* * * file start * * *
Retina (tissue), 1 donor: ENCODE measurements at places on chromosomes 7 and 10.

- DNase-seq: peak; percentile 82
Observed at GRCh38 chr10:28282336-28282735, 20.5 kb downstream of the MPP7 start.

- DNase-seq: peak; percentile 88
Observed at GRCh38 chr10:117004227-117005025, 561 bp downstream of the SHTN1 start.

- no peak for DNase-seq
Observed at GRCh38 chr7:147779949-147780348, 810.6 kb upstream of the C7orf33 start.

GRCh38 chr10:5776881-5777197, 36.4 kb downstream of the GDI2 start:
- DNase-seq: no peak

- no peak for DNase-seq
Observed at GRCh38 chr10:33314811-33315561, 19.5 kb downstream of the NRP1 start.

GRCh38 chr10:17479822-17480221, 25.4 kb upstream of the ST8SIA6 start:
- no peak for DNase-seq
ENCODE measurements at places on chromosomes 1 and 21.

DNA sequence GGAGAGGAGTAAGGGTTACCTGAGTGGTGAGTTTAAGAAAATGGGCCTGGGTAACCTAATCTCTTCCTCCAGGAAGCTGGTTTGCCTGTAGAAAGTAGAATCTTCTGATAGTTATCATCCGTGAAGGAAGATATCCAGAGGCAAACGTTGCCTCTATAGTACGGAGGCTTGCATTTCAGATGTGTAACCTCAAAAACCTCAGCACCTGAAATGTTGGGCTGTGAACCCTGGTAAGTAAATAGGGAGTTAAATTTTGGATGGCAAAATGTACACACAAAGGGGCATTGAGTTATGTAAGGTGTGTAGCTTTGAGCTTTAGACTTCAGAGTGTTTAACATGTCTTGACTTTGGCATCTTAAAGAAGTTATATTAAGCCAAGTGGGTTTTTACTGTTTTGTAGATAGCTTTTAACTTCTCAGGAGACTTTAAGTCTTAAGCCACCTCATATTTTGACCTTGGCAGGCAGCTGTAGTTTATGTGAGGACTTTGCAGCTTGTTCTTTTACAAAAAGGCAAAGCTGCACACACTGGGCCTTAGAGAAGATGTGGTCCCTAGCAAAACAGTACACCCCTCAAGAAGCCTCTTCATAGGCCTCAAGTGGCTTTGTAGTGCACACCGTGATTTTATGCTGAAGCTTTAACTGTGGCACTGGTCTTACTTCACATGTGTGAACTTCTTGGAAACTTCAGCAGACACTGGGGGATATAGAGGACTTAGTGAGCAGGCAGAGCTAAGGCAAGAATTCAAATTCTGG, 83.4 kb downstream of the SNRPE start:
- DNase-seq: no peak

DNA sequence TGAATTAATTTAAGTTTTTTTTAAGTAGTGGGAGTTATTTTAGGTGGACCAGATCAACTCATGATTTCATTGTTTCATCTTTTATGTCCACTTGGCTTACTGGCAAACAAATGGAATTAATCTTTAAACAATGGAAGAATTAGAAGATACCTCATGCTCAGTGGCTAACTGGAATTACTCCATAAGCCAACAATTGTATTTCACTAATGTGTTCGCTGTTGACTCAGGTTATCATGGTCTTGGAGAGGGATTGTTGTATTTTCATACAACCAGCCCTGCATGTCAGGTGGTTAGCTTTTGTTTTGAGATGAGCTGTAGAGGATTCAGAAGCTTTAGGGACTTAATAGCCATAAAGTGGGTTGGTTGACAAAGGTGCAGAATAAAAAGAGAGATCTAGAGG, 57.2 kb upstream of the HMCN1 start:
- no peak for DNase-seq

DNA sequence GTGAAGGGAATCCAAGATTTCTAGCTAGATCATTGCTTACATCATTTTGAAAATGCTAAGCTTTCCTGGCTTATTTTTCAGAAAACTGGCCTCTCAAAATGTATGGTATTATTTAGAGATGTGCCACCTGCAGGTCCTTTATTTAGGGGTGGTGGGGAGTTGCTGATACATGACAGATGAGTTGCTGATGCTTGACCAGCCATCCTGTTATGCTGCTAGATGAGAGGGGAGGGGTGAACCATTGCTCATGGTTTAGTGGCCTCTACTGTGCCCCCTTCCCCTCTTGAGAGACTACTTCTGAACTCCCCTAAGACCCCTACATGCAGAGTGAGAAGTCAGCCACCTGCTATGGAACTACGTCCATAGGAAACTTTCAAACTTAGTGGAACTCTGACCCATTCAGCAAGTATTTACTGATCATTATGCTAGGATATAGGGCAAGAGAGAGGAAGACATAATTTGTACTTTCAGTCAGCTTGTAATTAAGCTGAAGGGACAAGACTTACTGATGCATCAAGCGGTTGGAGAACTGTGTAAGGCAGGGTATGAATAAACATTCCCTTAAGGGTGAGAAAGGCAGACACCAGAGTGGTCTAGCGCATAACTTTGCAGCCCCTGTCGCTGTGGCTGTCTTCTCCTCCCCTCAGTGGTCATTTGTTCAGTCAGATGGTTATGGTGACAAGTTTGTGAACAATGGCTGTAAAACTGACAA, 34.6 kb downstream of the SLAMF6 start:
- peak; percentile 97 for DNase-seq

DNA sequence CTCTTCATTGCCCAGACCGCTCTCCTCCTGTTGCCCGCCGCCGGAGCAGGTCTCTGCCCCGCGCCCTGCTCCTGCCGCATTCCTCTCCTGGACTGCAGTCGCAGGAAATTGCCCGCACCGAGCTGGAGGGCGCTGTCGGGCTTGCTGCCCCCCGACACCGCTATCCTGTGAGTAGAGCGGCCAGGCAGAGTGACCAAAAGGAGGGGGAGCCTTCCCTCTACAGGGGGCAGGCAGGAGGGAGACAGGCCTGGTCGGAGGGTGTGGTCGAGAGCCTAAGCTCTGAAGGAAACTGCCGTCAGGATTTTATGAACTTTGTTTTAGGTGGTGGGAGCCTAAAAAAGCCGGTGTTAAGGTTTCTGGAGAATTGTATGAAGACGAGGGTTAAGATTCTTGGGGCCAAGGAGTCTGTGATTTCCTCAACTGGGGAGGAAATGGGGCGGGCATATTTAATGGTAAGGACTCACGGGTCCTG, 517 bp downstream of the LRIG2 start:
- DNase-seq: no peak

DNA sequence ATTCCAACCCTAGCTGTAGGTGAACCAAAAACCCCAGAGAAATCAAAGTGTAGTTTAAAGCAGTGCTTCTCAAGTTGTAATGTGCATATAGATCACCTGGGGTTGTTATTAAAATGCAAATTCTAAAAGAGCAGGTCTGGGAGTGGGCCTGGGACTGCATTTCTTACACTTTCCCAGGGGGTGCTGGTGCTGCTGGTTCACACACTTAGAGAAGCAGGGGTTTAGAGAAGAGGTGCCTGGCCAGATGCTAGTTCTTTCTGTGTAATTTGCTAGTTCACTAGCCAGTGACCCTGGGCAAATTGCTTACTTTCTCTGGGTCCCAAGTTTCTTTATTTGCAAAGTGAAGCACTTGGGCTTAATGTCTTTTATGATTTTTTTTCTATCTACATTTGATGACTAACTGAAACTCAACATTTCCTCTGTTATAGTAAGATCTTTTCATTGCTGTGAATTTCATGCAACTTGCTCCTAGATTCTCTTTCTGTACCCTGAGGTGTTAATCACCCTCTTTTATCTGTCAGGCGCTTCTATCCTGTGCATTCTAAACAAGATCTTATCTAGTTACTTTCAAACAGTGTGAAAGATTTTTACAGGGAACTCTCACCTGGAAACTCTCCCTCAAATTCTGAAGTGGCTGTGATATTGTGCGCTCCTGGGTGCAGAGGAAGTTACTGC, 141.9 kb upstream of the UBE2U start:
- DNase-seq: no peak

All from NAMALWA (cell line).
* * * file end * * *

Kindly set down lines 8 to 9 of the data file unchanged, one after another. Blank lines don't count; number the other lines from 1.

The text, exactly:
GRCh38 chr10:5776881-5777197, 36.4 kb downstream of the GDI2 start:
- DNase-seq: no peak